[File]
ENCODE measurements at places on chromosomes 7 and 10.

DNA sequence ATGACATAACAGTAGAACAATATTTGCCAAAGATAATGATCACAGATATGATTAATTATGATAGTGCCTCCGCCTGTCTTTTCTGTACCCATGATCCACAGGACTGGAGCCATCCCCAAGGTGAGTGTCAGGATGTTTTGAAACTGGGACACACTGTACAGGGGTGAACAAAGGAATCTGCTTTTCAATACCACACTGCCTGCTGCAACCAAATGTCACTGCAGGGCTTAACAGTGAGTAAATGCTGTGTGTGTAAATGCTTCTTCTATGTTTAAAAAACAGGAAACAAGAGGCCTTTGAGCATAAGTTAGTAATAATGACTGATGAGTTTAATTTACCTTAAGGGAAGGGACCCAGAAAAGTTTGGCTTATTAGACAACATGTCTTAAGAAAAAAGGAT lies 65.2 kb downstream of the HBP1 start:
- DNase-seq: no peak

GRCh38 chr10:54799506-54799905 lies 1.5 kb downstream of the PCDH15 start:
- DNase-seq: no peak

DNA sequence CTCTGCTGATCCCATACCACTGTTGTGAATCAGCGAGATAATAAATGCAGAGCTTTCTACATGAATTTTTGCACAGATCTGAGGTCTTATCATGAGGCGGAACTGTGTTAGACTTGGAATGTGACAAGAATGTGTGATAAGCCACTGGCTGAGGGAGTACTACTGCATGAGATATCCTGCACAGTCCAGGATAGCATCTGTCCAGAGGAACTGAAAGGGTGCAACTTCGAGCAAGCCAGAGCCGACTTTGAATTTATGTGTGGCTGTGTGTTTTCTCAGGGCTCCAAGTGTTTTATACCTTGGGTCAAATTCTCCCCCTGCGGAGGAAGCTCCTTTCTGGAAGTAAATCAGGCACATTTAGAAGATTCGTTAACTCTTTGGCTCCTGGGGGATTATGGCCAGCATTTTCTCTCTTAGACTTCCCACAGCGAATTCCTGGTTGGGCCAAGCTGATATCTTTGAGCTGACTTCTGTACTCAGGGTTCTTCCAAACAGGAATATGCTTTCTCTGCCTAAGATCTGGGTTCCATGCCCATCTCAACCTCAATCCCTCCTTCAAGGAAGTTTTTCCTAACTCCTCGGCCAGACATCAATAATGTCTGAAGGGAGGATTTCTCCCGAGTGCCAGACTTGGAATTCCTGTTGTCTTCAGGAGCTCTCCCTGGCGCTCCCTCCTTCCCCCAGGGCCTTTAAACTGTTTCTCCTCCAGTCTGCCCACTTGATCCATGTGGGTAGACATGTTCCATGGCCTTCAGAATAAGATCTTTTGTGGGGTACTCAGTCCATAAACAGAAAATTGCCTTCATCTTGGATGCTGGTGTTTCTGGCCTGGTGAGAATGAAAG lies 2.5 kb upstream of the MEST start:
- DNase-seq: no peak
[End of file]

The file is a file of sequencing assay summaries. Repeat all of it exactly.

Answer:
ENCODE measurements at places on chromosomes 7 and 10.

DNA sequence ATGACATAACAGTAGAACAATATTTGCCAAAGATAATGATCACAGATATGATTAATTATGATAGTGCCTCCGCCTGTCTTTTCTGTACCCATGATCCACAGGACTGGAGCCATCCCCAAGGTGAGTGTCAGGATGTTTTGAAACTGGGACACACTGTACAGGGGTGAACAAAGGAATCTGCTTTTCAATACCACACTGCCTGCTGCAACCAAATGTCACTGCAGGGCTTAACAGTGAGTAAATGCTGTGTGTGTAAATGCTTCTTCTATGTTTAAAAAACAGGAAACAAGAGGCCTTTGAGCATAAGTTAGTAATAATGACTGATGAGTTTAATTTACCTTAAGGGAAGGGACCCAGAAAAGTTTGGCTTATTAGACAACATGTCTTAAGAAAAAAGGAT lies 65.2 kb downstream of the HBP1 start:
- DNase-seq: no peak

GRCh38 chr10:54799506-54799905 lies 1.5 kb downstream of the PCDH15 start:
- DNase-seq: no peak

DNA sequence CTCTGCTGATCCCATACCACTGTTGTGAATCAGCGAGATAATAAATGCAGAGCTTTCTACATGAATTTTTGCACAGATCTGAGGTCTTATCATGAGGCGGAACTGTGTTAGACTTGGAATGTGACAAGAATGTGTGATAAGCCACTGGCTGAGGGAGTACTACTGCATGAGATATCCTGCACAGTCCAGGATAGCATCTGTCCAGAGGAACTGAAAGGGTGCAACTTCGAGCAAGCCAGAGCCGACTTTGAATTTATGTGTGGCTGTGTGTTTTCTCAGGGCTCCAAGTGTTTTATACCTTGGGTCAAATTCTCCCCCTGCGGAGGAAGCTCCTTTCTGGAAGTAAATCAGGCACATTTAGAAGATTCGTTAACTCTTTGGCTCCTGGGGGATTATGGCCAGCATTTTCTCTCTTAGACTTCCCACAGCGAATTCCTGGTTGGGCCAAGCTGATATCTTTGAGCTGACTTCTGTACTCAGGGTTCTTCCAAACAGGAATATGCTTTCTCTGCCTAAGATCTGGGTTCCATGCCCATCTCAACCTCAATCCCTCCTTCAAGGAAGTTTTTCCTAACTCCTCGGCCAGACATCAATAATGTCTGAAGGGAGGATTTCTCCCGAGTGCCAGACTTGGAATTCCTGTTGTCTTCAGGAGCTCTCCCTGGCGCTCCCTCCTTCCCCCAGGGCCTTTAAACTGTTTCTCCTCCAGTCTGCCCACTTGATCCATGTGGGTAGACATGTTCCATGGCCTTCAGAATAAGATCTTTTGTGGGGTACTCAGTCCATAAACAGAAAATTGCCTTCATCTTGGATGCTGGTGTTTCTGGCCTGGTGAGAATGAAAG lies 2.5 kb upstream of the MEST start:
- DNase-seq: no peak